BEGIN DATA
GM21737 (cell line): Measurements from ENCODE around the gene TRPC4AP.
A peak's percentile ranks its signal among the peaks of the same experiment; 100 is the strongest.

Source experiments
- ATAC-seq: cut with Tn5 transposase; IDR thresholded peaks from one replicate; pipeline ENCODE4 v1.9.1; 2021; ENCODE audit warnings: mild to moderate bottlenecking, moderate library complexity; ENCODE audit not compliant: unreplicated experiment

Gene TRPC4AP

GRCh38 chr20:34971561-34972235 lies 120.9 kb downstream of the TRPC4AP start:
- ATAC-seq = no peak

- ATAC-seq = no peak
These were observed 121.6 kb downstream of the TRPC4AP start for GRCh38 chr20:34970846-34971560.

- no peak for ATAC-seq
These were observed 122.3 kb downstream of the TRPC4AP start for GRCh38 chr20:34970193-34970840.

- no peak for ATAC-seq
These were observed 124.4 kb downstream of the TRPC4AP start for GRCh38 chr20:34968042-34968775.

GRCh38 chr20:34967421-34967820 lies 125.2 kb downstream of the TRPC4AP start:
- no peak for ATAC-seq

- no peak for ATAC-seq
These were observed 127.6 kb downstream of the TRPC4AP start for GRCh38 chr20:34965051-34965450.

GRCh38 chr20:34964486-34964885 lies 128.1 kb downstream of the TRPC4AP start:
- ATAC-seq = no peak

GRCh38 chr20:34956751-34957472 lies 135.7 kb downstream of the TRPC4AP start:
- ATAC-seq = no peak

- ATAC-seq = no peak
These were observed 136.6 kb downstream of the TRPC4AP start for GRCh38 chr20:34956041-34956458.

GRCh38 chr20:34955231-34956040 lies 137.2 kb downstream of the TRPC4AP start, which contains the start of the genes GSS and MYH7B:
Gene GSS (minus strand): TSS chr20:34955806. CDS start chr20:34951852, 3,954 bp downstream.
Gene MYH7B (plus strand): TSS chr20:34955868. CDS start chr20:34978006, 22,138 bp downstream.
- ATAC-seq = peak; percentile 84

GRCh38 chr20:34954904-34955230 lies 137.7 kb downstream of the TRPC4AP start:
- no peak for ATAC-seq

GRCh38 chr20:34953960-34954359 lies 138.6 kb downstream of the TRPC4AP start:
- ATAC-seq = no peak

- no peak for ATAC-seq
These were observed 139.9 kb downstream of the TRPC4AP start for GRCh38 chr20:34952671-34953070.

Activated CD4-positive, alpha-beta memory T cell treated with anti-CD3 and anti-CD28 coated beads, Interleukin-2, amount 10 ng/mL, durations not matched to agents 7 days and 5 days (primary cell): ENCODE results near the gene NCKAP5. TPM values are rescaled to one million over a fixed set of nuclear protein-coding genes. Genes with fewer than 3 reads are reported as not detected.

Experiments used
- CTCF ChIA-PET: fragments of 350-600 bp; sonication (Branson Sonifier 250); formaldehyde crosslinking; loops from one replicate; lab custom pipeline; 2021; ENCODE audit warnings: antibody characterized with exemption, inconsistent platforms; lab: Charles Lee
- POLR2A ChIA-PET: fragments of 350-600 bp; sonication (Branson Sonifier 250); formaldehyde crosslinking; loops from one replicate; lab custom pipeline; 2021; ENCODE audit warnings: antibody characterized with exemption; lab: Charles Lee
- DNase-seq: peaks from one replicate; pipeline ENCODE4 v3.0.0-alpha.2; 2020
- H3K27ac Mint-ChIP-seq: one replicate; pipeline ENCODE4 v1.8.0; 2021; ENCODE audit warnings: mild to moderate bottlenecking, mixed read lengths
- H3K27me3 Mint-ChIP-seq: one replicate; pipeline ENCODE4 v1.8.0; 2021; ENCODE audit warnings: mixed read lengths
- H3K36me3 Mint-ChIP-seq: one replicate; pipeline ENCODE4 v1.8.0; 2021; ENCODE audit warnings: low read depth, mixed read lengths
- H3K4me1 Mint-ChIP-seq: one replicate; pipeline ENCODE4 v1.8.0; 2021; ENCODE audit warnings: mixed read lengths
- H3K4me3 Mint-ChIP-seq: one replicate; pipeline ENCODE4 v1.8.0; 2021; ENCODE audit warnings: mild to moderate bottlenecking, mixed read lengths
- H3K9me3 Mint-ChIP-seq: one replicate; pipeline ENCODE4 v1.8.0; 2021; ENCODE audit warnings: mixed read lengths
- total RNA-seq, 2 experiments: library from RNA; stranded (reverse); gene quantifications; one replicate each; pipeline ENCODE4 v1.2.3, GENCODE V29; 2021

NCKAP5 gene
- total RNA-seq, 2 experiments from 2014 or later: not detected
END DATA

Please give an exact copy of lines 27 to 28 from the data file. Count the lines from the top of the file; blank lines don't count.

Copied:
- ATAC-seq = peak; percentile 84

GRCh38 chr20:34954904-34955230 lies 137.7 kb downstream of the TRPC4AP start: